BUDGET-SPENDING

Republicans have given up on trying to pass a broad, if nonbinding, budget plan, instead focusing on passing spending bills for the annual operations of the government. That's not going so well either, especially in the House.

There, the issue of gay rights has blown up the appropriations process, scuttling a normally routine energy and water projects on Thursday. Whether it can be revived is unclear, but signs point to the typical omnibus spending package wrapping together most of the spending bills during December's lame-duck session.

In the Senate, leaders of both parties are trying to revive the appropriations process in that chamber, and it's going reasonably well, all things considered. But even with senators on their best behavior, the process is halting at best.

DEFENSE

The Senate left for the weeklong break without taking up the annual defense policy legislation after its top Democrat insisted on delaying debate so lawmakers would have more time to study the more than 1,600-page bill. The postponement incensed Senate Republicans, one of whom attacked Senate Minority Leader Harry Reid, D-Nev., in unusually harsh terms.

Sen. Tom Cotton, R-Ark., called Reid's leadership "cancerous" and accused him of holding up the $602 billion bill to preserve his "sad, sorry legacy."

The defense policy bill authorizes military spending for the fiscal year that begins Oct. 1. The legislative package also prohibits the administration from transferring detainees held at Guantanamo Bay, Cuba, to the United States, requires women to register for a potential military draft, and proposes numerous changes to the military health system to improve the quality of care.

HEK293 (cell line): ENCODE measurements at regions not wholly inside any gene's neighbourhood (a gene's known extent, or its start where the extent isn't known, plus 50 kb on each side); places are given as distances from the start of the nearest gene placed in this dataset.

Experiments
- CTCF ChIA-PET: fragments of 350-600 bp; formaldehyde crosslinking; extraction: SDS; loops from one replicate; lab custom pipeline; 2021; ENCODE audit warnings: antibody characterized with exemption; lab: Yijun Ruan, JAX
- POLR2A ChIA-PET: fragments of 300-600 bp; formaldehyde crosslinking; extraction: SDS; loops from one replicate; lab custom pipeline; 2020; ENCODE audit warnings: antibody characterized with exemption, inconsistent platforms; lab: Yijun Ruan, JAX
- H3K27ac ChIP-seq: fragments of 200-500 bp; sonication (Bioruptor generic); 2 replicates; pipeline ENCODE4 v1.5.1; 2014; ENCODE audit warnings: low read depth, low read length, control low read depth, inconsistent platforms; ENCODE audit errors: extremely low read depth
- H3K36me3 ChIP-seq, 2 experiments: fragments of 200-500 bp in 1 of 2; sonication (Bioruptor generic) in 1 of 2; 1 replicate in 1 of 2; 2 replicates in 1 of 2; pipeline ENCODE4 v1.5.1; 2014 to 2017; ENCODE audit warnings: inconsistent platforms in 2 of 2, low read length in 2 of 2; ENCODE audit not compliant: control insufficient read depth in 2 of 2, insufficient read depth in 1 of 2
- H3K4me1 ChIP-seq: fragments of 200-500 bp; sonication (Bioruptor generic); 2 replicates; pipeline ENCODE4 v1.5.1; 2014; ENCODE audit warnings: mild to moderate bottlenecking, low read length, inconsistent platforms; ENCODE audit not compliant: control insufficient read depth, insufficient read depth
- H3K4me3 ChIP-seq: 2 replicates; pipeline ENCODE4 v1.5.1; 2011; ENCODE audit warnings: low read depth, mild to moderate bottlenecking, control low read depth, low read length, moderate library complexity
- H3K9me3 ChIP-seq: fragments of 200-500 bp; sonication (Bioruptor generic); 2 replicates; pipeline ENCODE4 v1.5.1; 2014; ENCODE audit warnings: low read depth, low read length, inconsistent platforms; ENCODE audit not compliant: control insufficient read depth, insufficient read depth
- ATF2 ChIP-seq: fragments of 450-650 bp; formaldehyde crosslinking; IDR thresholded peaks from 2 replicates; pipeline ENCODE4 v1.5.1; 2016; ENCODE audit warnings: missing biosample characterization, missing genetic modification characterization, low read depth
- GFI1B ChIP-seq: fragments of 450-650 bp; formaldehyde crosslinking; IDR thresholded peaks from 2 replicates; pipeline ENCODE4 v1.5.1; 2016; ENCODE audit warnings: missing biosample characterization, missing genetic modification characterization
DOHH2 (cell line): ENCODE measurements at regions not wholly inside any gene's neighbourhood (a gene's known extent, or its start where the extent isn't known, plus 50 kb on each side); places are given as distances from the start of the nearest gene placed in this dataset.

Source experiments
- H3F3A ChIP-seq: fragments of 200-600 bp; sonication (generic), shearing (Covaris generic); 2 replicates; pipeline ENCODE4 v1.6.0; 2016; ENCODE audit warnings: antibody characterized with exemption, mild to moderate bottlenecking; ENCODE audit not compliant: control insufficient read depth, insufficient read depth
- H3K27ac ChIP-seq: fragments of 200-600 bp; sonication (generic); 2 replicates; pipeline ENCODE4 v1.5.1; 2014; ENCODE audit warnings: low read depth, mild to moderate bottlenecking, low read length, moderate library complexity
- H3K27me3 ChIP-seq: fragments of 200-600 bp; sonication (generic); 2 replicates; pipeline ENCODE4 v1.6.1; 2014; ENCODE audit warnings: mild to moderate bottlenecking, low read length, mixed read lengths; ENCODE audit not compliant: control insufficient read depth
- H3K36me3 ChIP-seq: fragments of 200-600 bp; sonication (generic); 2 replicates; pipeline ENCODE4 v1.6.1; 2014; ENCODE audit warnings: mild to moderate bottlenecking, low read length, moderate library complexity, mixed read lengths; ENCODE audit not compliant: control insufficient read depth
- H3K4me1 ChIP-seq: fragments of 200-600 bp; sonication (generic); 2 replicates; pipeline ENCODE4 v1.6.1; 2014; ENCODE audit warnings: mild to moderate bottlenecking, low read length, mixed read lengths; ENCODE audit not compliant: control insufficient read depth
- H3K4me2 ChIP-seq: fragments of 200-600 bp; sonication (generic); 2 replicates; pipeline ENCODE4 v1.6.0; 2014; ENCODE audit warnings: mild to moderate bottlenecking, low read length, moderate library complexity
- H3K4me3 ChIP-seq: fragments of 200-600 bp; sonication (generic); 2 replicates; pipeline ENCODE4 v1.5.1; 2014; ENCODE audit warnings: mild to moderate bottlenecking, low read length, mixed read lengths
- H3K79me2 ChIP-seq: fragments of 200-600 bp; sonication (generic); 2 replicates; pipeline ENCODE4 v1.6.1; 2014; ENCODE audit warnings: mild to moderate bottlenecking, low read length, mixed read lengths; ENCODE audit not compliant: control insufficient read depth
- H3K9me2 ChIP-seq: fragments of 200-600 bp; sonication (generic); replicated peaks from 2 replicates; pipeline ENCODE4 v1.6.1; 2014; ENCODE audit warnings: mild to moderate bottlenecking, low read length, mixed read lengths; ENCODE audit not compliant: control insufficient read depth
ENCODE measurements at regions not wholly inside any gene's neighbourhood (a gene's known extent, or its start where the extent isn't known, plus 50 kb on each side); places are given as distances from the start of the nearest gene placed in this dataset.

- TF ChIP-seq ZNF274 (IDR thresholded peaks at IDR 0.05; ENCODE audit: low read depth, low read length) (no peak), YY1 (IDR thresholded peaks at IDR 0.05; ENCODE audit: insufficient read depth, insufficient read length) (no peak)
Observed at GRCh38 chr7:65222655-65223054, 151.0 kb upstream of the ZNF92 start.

The companion House measure effectively adds $18 billion to core Pentagon programs through a proposed shift of war funding to other Pentagon accounts. The Senate measure doesn't, and the difference is likely to delay a final resolution.

OPIOIDS

House-Senate bargainers hope to send Obama compromise legislation by July establishing grants and taking other steps to reinforce government efforts against drug abuse.

CHEMICAL REGULATION

Also left undone is a bipartisan measure that is the first major update of the nation's chief chemical safety law in 40 years. It would for the first time regulate tens of thousands of toxic chemicals in everyday products from household cleaners to clothing and furniture.

Supporters say the bill would clear up a hodgepodge of state rules and ensure that chemicals and products used by Americans every day are safer.

The House overwhelmingly approved the bill on Tuesday, but the measure ran into a snag in the Senate when Sen. Rand Paul, R-Ky., objected to its passage and said he'd not had time to read it.

SUPREME COURT

With Republican leaders continuing to resist Obama's nomination of Merrick Garland to fill the Supreme Court vacancy, no Senate action on filling that slot is expected until after the November elections — at the earliest.

Associated Press writers Matthew Daly, Alan Fram, Mary Clare Jalonick and Richard Lardner contributed to this report.